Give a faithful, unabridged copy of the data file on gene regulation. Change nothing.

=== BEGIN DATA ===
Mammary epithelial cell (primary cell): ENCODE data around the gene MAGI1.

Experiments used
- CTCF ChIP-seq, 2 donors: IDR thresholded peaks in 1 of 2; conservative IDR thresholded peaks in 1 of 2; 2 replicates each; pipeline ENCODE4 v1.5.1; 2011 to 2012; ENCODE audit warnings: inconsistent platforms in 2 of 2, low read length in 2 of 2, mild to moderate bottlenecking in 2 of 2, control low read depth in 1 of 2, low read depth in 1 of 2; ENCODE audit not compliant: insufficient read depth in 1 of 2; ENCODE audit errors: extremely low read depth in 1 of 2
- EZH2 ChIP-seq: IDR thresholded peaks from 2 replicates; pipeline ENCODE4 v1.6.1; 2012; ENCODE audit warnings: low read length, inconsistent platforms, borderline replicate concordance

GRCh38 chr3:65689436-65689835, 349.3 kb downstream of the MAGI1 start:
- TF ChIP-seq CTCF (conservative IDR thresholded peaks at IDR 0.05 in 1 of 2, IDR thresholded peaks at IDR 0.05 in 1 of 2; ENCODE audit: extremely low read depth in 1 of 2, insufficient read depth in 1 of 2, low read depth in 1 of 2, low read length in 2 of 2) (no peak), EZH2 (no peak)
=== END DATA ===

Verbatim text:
Mammary epithelial cell (primary cell): ENCODE data around the gene MAGI1.

Experiments used
- CTCF ChIP-seq, 2 donors: IDR thresholded peaks in 1 of 2; conservative IDR thresholded peaks in 1 of 2; 2 replicates each; pipeline ENCODE4 v1.5.1; 2011 to 2012; ENCODE audit warnings: inconsistent platforms in 2 of 2, low read length in 2 of 2, mild to moderate bottlenecking in 2 of 2, control low read depth in 1 of 2, low read depth in 1 of 2; ENCODE audit not compliant: insufficient read depth in 1 of 2; ENCODE audit errors: extremely low read depth in 1 of 2
- EZH2 ChIP-seq: IDR thresholded peaks from 2 replicates; pipeline ENCODE4 v1.6.1; 2012; ENCODE audit warnings: low read length, inconsistent platforms, borderline replicate concordance

GRCh38 chr3:65689436-65689835, 349.3 kb downstream of the MAGI1 start:
- TF ChIP-seq CTCF (conservative IDR thresholded peaks at IDR 0.05 in 1 of 2, IDR thresholded peaks at IDR 0.05 in 1 of 2; ENCODE audit: extremely low read depth in 1 of 2, insufficient read depth in 1 of 2, low read depth in 1 of 2, low read length in 2 of 2) (no peak), EZH2 (no peak)